Deployer App Pushes Plugins from GitHub to WordPress.org

deployer

Arūnas Liuiza, like many other WordPress developers, prefers to develop his plugins on GitHub, thanks to the collaborative tools for issue tracking, merging, and pull requests. Hosting and developing open source projects on GitHub is much easier than trying to get any participation from the community via a plugin’s Subversion repo on WordPress.org.

For these reasons Liuiza decided to create Deployer, a service that allows plugin developers to publish plugins to the WordPress.org Plugin Directory directly from GitHub, without using Subversion at all. He first presented the app at WordCamp Lithuania in September 2015, but hasn’t yet given it much promotion.

“I wanted to streamline the process of publishing plugins from GitHub to WordPress.org,” Liuiza said. “I have more than 10 plugins in the repository, so I want to do things fast and easily.”

Last July we covered a similar service called Ship, which offered a hassle free approach to shipping plugins directly from GitHub to WordPress.org. Liuiza, with 10 plugins to maintain, was initially excited about Ship but found there were several drawbacks.

“First, Ship required pretty wide access to my GitHub account,” he said. “GitHub does not provide granular API access, so I’d have to grant Ship access to all my GitHub repos, not only the one I wanted to publish from. That includes my private repos.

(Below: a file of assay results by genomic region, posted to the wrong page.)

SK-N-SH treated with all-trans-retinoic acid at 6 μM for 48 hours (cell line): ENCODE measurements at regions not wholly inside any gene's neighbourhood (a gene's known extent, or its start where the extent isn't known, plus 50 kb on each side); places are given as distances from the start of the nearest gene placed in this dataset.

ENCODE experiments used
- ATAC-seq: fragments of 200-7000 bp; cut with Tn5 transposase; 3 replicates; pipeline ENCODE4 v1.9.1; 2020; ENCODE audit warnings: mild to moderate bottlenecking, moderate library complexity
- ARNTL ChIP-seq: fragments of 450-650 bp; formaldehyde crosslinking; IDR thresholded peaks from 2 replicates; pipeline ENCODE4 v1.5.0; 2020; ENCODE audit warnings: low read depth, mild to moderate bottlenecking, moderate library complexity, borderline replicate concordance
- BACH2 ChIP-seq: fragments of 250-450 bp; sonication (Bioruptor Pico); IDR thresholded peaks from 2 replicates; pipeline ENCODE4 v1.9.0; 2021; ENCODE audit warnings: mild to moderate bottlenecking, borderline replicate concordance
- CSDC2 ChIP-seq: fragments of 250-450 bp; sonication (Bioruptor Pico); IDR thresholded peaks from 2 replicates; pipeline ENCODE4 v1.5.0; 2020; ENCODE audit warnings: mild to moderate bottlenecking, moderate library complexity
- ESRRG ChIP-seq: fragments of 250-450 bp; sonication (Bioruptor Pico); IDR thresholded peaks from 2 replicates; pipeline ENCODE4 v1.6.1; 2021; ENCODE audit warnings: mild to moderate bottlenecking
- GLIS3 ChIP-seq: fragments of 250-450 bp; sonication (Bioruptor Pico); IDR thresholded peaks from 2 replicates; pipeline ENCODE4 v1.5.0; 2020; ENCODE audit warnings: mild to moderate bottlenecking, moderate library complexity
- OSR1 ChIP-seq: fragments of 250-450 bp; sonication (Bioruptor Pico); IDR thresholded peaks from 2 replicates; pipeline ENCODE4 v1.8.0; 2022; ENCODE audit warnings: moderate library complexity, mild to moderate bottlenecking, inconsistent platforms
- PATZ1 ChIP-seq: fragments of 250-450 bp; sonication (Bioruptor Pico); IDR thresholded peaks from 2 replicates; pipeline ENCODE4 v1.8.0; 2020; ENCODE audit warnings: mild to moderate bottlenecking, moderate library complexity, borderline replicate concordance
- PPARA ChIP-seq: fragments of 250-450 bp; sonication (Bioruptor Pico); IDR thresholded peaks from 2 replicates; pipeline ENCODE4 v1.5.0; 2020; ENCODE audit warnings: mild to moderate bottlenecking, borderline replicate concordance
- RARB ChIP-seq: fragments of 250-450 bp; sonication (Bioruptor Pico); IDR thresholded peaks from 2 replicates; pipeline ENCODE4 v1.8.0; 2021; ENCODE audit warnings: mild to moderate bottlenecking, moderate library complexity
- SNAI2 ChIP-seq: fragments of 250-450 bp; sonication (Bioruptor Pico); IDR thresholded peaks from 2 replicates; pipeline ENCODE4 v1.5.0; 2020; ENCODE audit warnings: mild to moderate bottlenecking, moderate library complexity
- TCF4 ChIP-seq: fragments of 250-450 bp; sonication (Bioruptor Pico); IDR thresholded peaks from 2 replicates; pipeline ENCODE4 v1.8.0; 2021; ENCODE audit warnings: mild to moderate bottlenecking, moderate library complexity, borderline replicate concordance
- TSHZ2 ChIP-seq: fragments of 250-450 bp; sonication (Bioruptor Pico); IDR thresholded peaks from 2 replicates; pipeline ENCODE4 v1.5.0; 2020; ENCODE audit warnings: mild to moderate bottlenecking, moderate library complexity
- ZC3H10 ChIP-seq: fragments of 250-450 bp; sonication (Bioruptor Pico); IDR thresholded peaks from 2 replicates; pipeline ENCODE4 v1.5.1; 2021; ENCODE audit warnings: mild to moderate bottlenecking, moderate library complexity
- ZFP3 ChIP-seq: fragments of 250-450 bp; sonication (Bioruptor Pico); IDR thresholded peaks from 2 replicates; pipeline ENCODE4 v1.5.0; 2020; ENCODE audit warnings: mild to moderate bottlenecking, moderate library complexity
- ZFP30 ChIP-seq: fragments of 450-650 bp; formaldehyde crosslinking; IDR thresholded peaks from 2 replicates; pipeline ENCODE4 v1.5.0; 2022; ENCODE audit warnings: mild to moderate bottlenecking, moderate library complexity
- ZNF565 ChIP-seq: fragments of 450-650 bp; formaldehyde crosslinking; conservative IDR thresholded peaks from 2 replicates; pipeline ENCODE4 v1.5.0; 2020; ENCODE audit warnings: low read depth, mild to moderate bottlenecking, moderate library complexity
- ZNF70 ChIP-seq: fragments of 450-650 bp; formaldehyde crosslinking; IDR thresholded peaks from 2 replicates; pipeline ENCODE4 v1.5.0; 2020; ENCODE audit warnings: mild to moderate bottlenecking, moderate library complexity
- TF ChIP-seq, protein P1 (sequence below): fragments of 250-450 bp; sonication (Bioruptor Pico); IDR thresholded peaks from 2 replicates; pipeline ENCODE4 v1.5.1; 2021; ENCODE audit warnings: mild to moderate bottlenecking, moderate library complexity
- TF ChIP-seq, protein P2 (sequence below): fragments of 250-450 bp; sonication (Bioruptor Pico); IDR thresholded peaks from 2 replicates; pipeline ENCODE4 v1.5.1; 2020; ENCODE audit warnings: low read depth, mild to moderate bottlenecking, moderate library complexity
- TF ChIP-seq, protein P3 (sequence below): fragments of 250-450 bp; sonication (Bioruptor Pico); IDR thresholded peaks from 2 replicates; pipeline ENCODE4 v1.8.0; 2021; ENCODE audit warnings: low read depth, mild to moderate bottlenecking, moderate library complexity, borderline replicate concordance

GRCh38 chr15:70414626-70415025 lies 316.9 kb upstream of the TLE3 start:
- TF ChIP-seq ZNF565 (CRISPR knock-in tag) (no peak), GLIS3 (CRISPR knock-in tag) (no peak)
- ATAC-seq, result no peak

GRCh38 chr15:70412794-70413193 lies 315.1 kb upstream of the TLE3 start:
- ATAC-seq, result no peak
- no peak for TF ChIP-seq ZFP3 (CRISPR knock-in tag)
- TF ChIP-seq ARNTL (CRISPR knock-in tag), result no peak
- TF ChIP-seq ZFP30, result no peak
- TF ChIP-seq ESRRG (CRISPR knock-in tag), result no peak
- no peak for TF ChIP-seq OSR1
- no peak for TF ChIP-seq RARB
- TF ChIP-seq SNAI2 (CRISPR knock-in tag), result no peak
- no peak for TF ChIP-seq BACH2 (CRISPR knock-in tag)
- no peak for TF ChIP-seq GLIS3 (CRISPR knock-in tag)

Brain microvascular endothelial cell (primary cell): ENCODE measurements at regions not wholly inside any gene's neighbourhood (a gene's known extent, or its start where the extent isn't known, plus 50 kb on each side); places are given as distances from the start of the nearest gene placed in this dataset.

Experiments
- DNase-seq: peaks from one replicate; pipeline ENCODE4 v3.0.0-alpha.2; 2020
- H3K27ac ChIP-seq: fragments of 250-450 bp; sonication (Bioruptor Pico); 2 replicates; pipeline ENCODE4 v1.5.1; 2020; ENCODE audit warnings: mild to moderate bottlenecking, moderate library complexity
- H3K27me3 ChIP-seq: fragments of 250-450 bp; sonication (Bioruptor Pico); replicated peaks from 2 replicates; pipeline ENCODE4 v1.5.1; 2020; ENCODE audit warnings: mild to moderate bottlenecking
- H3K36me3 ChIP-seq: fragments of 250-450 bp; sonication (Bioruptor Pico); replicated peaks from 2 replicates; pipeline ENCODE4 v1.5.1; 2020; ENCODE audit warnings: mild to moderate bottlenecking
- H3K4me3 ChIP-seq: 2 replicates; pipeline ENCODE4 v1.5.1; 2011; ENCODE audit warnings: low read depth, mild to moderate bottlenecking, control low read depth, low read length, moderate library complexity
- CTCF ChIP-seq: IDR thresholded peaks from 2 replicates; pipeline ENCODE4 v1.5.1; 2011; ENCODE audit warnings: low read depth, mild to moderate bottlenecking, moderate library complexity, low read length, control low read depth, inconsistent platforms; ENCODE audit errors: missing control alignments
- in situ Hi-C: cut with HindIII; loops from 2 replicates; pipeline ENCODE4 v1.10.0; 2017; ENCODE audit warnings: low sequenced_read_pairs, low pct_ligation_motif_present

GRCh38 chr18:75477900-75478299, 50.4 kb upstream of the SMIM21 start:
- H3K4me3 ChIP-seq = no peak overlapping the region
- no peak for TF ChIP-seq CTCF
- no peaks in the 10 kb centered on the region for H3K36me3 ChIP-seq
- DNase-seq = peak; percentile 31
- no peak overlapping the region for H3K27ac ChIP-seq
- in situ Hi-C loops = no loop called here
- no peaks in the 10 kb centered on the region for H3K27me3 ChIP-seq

“Second, Ship needed my WordPress.org credentials. And because it will need to use them regularly, they could not really hash them and had to store them in plaintext. Again, that would give Ship access to everything in my WordPress.org account. All plugins, all themes, all comments, all translations, etc. Everything.”

This inspired Liuiza to create Deployer with a new approach that doesn’t require giving away access and credentials.

“In comparison to Ship, Deployer takes a quite opposite stance when it comes to requiring access,” he said. “Where Ship requests a lot of privileges, Deployer asks for almost none.

“Deployer asks no privileges on GitHub. Public GitHub repositories can be cloned without any limitations by anyone, so Deployer does that. Deployer would need access to set up a WebHook for itself, but instead of requesting access Deployer provides step by step instructions for user how to set up the Webhook manually,” Liuiza said.

The Deployer service doesn’t handle any sensitive authentication data for GitHub or WordPress.org. Instead, it requires a more manual setup.

“Instead of requiring user’s WordPress.org credentials, Deployer has a dedicated WordPress.org user, deployer,” Liuiza said. “The plugin author has to manually add the deployer user to his plugin’s committer list, thus allowing that user to commit code to plugin’s SVN repository. This also enhances security, because WordPress.org can identify all the commits, made by the deployer user and roll them back in case there is a breach from Deployer’s side.”

Pushing a new version of a plugin from GitHub to WordPress.org is as easy as tagging the new version on GitHub. Deployer even handles updates to the readme.txt file and the assets directory.

“In terms of technology, Deployer is basically a single PHP file, that parses calls from GitHub Webhooks and then executes a bunch of shell commands (mostly git and svn) on a small Linux VPS box,” Liuiza said.

Since launching last year, 34 plugins have been registered with Deployer, although Liuiza said he doesn’t keep logs on how many developers are using it regularly. He doesn’t currently have plans to monetize it but is happy to accept donations.

“Unless it becomes a drain on my resources (and it does not seem likely at this point) it will always be a free tool,” Liuiza said.

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